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Better know your Blue Jays 40-man: Derek Fisher

Seattle Mariners v Toronto Blue Jays Photo by Vaughn Ridley/Getty Images

The Blue Jays got Derek Fisher in trade from the Astros. A trade that received instant hatred from Jays fans (a feeling that got worse when Sanchez and Biagini were part of a no-hitter, 6 innings for Aaron and an inning for Joe).

Things went downhill for Aaron and Joe after that. Aaron suffered a shoulder injury and is likely to miss most (if not all) of the 2020 season. He’s a free agent now but I’d imagine he won’t be signing anywhere until he can pitch. Joe was terrible and was sent to the minors.

And, well, Fisher wasn’t any better.

Fisher hit .161/.271/.376 with 6 home runs in 107 plate appearances with the Jays.

Derek had been a top prospect. He was number 83 on Major League Baseball’s top 100 prospects before the 2017 season. Our old friend John Sickels didn’t like him that much but had him the number 8 prospect in the Astros organization before 2017 saying:

8) Derek Fisher, OF, Grade B-/B: Age 23, compensation pick in 2014 from University of Virginia; hit .255/.367/.448 with 21 homers, 28 steals, 83 walks, 154 strikeouts in 478 at-bats between Double-A and Triple-A; 60-grade raw power and speed, will take a walk but has significant strikeout issues and has never quite lived up to the expectations of scouts; defense is mediocre despite his physical tools; higher pure ceiling than Ramon Laureano but has larger holes in his game; perhaps a faster Jeromy Burnitz. ETA 2017.

He also said:

All the tools to be an excellent player are here and he’s made good progress making those tools usable on the field this season, at least as a hitter. He’ll always strike out some but his whiff rate is down considerably compared to past seasons, dropping to 19% compared to 25% in 2016 and 2015.

There are still some rough edges. His weakest tool is his throwing arm, which is tepid enough to make left field his best option. He runs well enough for center but his feel for the position remains inconsistent. Despite his speed, he was a poor percentage base thief in Triple-A, being caught 10 times for Fresno against 13 successes. His success rate was better in the lower minors but it needs to be addressed.

Although not quite a finished product, Fisher’s progress as a hitter this spring looks real and he should be a highly productive, if occasionally erratic, player going forward. If the “faster Jeromy Burnitz” comp pans out, that would be a success: Burnitz racked up 25.1 fWAR in a 14-year career.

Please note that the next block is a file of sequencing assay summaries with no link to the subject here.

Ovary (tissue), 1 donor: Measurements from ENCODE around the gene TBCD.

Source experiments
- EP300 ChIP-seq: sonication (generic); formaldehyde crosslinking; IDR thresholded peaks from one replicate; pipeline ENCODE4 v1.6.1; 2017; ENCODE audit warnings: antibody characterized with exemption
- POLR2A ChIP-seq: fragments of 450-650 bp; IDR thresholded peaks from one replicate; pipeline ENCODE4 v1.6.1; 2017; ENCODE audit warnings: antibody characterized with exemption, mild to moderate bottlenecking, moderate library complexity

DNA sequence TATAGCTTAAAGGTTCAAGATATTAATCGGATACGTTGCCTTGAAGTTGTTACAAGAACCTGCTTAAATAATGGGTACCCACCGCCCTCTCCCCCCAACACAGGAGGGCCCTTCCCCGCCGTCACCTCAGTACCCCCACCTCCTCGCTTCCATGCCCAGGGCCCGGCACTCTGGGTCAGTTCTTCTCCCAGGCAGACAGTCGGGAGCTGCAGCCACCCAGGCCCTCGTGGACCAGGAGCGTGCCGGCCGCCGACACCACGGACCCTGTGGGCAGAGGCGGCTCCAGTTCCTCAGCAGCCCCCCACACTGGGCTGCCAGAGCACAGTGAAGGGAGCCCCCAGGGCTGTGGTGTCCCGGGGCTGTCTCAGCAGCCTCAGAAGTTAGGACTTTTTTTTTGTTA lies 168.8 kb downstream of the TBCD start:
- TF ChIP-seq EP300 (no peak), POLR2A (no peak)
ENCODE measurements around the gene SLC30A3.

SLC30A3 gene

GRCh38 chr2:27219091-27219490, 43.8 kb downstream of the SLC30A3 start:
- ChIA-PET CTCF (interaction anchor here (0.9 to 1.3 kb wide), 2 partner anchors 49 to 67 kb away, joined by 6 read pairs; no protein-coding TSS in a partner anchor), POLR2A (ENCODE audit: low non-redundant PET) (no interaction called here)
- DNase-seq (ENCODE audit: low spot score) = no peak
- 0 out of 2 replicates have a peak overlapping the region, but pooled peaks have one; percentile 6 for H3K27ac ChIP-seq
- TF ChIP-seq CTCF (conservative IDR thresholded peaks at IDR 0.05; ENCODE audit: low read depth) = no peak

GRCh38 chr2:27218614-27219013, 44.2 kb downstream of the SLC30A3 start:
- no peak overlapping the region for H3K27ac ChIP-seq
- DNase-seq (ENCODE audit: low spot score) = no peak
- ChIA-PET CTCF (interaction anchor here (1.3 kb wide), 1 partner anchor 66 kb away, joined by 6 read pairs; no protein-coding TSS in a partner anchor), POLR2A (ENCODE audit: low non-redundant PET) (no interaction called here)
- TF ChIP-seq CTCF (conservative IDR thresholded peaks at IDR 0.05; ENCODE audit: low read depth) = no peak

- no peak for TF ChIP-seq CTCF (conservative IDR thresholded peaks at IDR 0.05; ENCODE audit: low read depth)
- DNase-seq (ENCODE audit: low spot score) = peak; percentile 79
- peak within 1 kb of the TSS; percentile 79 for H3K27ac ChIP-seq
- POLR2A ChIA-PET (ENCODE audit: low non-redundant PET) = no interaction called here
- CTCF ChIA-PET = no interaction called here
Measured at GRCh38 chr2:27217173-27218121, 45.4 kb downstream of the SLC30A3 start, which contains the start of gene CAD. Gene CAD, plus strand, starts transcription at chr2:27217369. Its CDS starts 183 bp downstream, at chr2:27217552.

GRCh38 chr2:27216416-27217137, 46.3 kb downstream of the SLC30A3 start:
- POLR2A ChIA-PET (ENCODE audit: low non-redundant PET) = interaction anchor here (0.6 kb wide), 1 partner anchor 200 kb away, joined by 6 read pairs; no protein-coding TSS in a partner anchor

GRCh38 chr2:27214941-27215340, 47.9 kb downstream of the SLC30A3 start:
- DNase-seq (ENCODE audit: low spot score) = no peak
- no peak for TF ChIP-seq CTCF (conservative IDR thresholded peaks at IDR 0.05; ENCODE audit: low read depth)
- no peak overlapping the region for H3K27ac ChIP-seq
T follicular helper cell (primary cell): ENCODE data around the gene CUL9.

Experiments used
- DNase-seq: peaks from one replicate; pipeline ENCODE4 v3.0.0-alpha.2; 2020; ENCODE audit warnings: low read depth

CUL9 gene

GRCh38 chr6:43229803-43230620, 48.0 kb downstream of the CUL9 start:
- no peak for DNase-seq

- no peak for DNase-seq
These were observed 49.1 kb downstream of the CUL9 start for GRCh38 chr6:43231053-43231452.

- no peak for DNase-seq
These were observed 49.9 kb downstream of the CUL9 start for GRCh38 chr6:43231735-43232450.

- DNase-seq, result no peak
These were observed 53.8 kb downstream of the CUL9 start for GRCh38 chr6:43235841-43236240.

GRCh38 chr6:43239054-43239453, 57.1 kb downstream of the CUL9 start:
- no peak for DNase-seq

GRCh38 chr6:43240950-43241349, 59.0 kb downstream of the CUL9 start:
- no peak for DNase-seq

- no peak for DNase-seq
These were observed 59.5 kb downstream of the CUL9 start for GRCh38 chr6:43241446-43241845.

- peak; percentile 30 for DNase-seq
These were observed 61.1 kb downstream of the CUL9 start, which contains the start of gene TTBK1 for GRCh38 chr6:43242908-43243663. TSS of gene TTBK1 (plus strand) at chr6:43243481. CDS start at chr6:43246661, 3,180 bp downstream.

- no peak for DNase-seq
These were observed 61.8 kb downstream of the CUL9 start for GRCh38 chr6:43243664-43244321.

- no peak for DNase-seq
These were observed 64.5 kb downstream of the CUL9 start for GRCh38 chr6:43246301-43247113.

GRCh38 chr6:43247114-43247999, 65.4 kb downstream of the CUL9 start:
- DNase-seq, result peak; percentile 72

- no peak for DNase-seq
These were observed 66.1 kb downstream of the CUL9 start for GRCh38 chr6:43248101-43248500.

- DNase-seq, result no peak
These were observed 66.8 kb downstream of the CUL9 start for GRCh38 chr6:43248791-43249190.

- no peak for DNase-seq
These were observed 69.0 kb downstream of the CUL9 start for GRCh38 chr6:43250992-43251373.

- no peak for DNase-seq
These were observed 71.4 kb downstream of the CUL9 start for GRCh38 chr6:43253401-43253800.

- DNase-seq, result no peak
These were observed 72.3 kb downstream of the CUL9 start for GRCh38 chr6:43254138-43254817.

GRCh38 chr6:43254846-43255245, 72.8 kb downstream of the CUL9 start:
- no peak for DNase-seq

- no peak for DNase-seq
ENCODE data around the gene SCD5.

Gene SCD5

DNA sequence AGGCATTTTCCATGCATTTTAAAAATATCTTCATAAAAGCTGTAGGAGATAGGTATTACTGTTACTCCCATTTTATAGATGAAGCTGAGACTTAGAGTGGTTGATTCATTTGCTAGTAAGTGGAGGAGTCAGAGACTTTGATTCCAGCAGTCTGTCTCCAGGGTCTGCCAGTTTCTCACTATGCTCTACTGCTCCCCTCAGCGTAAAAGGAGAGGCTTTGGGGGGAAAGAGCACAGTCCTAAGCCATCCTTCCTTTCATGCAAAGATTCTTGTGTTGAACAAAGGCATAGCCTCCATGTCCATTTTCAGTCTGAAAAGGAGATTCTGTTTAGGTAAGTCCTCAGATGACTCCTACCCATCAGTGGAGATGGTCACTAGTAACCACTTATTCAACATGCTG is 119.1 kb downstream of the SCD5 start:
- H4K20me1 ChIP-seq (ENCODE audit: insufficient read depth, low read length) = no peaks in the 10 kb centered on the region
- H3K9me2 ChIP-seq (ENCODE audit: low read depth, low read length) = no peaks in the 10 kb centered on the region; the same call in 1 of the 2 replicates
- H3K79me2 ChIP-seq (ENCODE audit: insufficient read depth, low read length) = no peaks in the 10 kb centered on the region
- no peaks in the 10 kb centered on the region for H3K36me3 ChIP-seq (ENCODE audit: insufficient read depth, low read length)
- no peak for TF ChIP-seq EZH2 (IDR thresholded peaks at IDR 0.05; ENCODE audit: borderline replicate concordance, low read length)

The problem is that ‘all the tools’ haven’t added up to a player yet. I would add that ‘feel for the (CF) position remains inconsistent’ could be said about any of our outfielders.

He is the kind of player who is going to get a few chances to figure out how to use all those tools. When you have power and speed (oh heck, you don’t need the speed part), teams will let you try to figure it out.

He was hitting well in Triple-A Round Rock last year: .286/.401/.522. That is in the PCL, but even for the PCL that is a good line.

Scouting reports tend to dislike his defense but, career, he’s had a +5.5 UZR/150 in the outfield. He doesn’t have a great arm, but he seems to make the catches.

Going into spring, it seems like he’ll be battling Anthony Alford and, perhaps, Jonathan Davis, for the fourth outfielder spot. It is possible two will make the team, since we have an extra roster spot this year. And, if they decide Teoscar Hernandez is better off at DH than playing a regular outfield spot, there could be an opening in right field (presuming the team goes through with the idea of Randal Grichuk in center). Both Fisher and Alford are out of options, so they make the team or, most likely, they move along to an franchise. Whatever happens I figure our fourth outfielder will get a lot of at bats.

Fisher has had 419 major league plate appearances, not a huge sample yet. Justin Smoak was given a lot more time to prove he could make it in the majors (not that I think Fisher will find the same success as Smoak). We have had a number of players who needed time in the majors to find themselves. But we live in a world where fans make snap judgements.

All that said, I’d rather they bet on Alford than Fisher.

PECOTA likes him. It sees him hitting .234/.327/.467 with 16 home runs in 315 PA. And a 1.0 WAR (I suppose likes him is an overstatement, but that batting like would be a huge step up for Derek). I’d be thrilled and rather surprised if he hits that well and I tend to think of myself as an optimist. Alford they see hitting .223/.292/.369.

Fisher is 26 now (about 30 days short of a year older than Alford). As he is a left-handed hitter, it is possible that he and Anthony could platoon in right (though, career Fisher has reverse splits, but I’m figuring that is a small size thing).


At the start of the season Fisher

This poll is closed

  • 12%
    Will have an everyday spot in the outfield.
    (50 votes)
  • 61%
    Will have a fourth or fifth outfielder spot on the team.
    (246 votes)
  • 12%
    Will be in our minors (clearing waivers).
    (52 votes)
  • 13%
    Will be in another organization.
    (55 votes)
403 votes total Vote Now


Will Fisher’s over/under on PA with the Jays is 225 I’d take the

This poll is closed

  • 44%
    (150 votes)
  • 55%
    (189 votes)
339 votes total Vote Now


If the over/under on Fisher’s OPS is .700 I’d take the

This poll is closed

  • 31%
    (105 votes)
  • 68%
    (228 votes)
333 votes total Vote Now